his seminal paper, “Death”, Nagel writes the following:
Someone who holds that all goods and
evils must be temporally assignable states of the person may of course try to
bring more complicated cases into line by pointing to the pleasure or pain that
the more complicated goods and evils cause. Loss, betrayal, and deception, and ridicule are on this view bad because
people suffer when they learn of them. But it should be asked how our ideas of human value would have to be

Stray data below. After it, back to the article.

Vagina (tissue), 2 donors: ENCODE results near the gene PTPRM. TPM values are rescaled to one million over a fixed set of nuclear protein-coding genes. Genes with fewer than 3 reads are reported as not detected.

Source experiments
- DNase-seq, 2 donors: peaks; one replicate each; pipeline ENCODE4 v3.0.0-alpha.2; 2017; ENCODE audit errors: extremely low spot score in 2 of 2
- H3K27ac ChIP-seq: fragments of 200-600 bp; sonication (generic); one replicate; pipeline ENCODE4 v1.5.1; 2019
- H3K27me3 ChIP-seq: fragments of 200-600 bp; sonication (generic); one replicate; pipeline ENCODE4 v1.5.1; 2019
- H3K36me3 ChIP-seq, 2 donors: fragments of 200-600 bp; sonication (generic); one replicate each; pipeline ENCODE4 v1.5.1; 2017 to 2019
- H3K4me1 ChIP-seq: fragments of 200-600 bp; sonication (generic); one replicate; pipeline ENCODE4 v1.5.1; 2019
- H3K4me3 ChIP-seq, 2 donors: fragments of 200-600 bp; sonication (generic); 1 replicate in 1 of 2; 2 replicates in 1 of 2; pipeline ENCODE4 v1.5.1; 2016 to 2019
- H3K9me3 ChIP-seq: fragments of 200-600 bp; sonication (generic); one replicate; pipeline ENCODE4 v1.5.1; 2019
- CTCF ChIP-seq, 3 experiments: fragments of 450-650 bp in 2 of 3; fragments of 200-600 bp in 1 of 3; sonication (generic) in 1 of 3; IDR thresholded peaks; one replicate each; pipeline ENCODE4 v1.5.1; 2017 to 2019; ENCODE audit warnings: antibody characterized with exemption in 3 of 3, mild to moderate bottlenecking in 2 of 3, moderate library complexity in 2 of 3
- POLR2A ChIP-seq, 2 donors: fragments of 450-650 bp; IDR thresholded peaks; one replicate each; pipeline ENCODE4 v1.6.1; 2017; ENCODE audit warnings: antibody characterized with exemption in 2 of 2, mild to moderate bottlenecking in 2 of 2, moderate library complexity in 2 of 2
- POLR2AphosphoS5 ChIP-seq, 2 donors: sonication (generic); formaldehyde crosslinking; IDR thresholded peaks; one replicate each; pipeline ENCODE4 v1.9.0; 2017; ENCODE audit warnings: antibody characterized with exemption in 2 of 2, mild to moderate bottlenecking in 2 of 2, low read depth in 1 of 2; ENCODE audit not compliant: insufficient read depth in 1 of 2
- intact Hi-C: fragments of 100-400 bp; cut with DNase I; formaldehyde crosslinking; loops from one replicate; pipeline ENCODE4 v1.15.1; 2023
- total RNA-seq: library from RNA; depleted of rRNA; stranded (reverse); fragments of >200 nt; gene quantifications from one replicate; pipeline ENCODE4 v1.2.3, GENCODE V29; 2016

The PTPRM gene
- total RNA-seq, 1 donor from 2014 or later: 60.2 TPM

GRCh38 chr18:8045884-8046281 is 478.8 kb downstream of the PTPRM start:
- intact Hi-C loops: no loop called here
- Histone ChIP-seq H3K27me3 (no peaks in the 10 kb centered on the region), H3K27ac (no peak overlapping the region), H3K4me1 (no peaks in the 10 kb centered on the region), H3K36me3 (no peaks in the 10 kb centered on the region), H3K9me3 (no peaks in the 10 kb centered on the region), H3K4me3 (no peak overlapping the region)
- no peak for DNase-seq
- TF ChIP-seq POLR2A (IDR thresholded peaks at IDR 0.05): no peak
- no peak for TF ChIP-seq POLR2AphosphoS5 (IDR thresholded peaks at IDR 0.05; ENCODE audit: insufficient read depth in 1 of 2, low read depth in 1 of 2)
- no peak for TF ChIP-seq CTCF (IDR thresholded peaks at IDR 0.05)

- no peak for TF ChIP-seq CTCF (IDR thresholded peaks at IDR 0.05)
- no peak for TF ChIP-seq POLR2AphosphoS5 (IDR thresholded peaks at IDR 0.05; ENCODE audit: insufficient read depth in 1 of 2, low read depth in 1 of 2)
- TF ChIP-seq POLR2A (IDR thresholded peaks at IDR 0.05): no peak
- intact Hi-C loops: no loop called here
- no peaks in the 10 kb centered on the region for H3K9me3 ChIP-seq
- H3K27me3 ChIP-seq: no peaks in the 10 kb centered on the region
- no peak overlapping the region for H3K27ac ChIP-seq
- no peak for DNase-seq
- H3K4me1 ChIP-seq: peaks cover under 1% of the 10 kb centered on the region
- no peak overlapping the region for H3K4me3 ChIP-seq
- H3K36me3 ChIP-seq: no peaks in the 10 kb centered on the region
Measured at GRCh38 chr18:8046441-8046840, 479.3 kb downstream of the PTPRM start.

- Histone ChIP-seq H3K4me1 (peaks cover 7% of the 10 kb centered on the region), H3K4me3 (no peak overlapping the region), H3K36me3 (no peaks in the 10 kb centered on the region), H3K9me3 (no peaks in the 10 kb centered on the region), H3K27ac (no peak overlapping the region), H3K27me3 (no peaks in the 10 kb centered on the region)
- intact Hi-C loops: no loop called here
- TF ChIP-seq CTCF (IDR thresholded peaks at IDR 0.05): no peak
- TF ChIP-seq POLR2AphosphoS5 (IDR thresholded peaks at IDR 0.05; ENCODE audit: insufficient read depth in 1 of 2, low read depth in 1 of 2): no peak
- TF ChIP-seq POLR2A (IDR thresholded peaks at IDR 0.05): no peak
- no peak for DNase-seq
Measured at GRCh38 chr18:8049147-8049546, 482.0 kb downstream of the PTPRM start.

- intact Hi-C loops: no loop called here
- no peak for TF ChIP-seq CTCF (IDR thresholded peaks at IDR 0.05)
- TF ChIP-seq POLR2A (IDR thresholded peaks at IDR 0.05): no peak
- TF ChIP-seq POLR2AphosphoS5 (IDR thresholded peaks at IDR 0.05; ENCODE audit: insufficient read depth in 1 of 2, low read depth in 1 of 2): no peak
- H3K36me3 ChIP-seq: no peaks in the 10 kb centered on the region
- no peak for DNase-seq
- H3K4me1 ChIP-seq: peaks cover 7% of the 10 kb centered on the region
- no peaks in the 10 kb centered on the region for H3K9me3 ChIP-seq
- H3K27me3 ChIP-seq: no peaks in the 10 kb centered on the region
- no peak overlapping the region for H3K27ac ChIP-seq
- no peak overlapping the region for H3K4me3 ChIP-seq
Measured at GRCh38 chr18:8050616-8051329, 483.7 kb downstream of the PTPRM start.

constituted to accommodate these cases directly instead. One advantage of such an account might be
that it would enable us to explain why the discovery of these
misfortunes causes suffering—in a way that makes it reasonable. For the natural view is that the discovery of
betrayal makes us unhappy because it is bad to be betrayed—not that betrayal is
bad because its discovery makes us unhappy.
been thinking that there may be a good argument against hedonism to be found in
this quotation, one which I will elaborate below the fold.
Love this idea? Nominate it for the Annual PEA Soup Awards!